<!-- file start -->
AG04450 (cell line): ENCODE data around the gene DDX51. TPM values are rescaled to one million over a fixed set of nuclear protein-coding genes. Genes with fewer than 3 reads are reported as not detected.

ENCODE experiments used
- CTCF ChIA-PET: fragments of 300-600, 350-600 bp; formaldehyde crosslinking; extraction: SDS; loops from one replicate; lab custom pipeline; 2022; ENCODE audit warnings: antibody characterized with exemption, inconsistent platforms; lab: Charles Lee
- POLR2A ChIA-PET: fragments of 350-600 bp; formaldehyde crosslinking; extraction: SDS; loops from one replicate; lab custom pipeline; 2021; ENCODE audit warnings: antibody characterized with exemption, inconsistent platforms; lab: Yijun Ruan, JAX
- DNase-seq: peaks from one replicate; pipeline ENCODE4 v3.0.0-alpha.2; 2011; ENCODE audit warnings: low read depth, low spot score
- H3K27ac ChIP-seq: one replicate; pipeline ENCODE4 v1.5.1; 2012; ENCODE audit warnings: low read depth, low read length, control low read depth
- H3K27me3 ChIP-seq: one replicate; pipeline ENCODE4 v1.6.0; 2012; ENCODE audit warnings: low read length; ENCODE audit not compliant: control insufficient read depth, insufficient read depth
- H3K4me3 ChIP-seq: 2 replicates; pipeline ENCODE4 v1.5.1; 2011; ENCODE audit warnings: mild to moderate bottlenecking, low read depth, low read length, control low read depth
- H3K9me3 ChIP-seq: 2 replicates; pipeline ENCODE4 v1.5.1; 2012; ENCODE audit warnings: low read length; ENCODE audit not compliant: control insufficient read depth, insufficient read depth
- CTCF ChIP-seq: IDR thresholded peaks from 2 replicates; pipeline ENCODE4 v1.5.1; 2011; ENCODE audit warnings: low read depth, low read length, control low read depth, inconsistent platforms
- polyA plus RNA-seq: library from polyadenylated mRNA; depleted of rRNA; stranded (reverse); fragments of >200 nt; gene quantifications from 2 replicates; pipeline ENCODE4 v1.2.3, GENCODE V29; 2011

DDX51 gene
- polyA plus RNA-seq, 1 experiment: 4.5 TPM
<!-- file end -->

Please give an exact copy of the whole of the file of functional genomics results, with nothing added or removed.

AG04450 (cell line): ENCODE data around the gene DDX51. TPM values are rescaled to one million over a fixed set of nuclear protein-coding genes. Genes with fewer than 3 reads are reported as not detected.

ENCODE experiments used
- CTCF ChIA-PET: fragments of 300-600, 350-600 bp; formaldehyde crosslinking; extraction: SDS; loops from one replicate; lab custom pipeline; 2022; ENCODE audit warnings: antibody characterized with exemption, inconsistent platforms; lab: Charles Lee
- POLR2A ChIA-PET: fragments of 350-600 bp; formaldehyde crosslinking; extraction: SDS; loops from one replicate; lab custom pipeline; 2021; ENCODE audit warnings: antibody characterized with exemption, inconsistent platforms; lab: Yijun Ruan, JAX
- DNase-seq: peaks from one replicate; pipeline ENCODE4 v3.0.0-alpha.2; 2011; ENCODE audit warnings: low read depth, low spot score
- H3K27ac ChIP-seq: one replicate; pipeline ENCODE4 v1.5.1; 2012; ENCODE audit warnings: low read depth, low read length, control low read depth
- H3K27me3 ChIP-seq: one replicate; pipeline ENCODE4 v1.6.0; 2012; ENCODE audit warnings: low read length; ENCODE audit not compliant: control insufficient read depth, insufficient read depth
- H3K4me3 ChIP-seq: 2 replicates; pipeline ENCODE4 v1.5.1; 2011; ENCODE audit warnings: mild to moderate bottlenecking, low read depth, low read length, control low read depth
- H3K9me3 ChIP-seq: 2 replicates; pipeline ENCODE4 v1.5.1; 2012; ENCODE audit warnings: low read length; ENCODE audit not compliant: control insufficient read depth, insufficient read depth
- CTCF ChIP-seq: IDR thresholded peaks from 2 replicates; pipeline ENCODE4 v1.5.1; 2011; ENCODE audit warnings: low read depth, low read length, control low read depth, inconsistent platforms
- polyA plus RNA-seq: library from polyadenylated mRNA; depleted of rRNA; stranded (reverse); fragments of >200 nt; gene quantifications from 2 replicates; pipeline ENCODE4 v1.2.3, GENCODE V29; 2011

DDX51 gene
- polyA plus RNA-seq, 1 experiment: 4.5 TPM